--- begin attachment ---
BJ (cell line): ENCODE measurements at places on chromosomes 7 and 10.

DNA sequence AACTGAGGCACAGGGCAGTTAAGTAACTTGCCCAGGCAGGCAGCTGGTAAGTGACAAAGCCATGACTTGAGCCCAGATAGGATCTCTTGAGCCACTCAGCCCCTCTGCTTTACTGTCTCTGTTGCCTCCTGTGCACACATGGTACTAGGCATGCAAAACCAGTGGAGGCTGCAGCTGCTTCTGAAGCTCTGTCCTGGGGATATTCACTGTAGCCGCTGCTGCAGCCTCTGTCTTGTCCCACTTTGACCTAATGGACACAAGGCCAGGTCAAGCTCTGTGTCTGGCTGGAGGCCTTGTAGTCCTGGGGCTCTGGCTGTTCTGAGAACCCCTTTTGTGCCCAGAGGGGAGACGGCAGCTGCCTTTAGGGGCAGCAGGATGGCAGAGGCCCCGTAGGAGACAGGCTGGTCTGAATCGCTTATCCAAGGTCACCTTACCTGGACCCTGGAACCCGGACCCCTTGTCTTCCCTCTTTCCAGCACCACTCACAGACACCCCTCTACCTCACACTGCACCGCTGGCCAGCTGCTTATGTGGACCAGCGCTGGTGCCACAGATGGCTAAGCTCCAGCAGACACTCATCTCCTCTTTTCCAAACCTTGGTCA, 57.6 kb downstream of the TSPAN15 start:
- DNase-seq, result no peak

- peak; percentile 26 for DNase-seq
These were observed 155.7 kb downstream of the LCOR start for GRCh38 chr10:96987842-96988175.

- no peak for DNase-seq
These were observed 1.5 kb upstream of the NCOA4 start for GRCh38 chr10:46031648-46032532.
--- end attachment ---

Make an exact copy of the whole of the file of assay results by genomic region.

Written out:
BJ (cell line): ENCODE measurements at places on chromosomes 7 and 10.

DNA sequence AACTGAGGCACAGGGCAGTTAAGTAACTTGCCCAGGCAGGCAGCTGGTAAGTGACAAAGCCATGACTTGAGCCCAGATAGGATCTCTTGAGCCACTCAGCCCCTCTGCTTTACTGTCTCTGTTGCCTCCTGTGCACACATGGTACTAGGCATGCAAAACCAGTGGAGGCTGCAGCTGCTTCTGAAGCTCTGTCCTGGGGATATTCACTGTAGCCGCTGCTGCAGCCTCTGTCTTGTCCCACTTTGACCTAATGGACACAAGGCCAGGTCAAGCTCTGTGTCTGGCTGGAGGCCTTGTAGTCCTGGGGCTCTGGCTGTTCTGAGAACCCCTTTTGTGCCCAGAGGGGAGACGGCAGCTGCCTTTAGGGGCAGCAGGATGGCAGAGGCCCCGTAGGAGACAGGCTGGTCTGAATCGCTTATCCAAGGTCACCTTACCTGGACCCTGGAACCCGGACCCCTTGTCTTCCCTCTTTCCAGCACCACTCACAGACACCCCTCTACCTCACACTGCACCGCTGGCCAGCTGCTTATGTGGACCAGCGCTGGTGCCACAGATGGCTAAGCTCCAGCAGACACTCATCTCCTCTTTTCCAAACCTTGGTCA, 57.6 kb downstream of the TSPAN15 start:
- DNase-seq, result no peak

- peak; percentile 26 for DNase-seq
These were observed 155.7 kb downstream of the LCOR start for GRCh38 chr10:96987842-96988175.

- no peak for DNase-seq
These were observed 1.5 kb upstream of the NCOA4 start for GRCh38 chr10:46031648-46032532.